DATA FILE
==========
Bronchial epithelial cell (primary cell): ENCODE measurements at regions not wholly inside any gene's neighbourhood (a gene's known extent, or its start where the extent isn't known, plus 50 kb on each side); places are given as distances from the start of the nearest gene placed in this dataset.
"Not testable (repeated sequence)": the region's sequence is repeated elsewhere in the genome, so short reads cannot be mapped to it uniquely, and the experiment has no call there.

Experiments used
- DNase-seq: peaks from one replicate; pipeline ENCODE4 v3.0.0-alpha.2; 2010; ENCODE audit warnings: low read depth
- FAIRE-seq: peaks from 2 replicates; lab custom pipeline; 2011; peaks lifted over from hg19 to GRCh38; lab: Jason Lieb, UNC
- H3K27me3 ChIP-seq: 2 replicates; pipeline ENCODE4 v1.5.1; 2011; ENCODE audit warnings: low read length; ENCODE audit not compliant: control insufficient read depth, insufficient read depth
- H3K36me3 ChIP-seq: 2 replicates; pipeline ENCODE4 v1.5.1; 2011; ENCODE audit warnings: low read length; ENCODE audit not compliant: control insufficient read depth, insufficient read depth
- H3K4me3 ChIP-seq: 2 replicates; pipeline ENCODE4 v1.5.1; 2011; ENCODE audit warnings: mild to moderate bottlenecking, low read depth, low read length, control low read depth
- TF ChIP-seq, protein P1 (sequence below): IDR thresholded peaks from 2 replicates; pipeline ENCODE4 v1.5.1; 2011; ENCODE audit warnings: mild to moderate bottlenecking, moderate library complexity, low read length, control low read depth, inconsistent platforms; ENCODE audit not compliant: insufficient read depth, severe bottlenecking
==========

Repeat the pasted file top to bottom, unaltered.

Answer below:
Bronchial epithelial cell (primary cell): ENCODE measurements at regions not wholly inside any gene's neighbourhood (a gene's known extent, or its start where the extent isn't known, plus 50 kb on each side); places are given as distances from the start of the nearest gene placed in this dataset.
"Not testable (repeated sequence)": the region's sequence is repeated elsewhere in the genome, so short reads cannot be mapped to it uniquely, and the experiment has no call there.

Experiments used
- DNase-seq: peaks from one replicate; pipeline ENCODE4 v3.0.0-alpha.2; 2010; ENCODE audit warnings: low read depth
- FAIRE-seq: peaks from 2 replicates; lab custom pipeline; 2011; peaks lifted over from hg19 to GRCh38; lab: Jason Lieb, UNC
- H3K27me3 ChIP-seq: 2 replicates; pipeline ENCODE4 v1.5.1; 2011; ENCODE audit warnings: low read length; ENCODE audit not compliant: control insufficient read depth, insufficient read depth
- H3K36me3 ChIP-seq: 2 replicates; pipeline ENCODE4 v1.5.1; 2011; ENCODE audit warnings: low read length; ENCODE audit not compliant: control insufficient read depth, insufficient read depth
- H3K4me3 ChIP-seq: 2 replicates; pipeline ENCODE4 v1.5.1; 2011; ENCODE audit warnings: mild to moderate bottlenecking, low read depth, low read length, control low read depth
- TF ChIP-seq, protein P1 (sequence below): IDR thresholded peaks from 2 replicates; pipeline ENCODE4 v1.5.1; 2011; ENCODE audit warnings: mild to moderate bottlenecking, moderate library complexity, low read length, control low read depth, inconsistent platforms; ENCODE audit not compliant: insufficient read depth, severe bottlenecking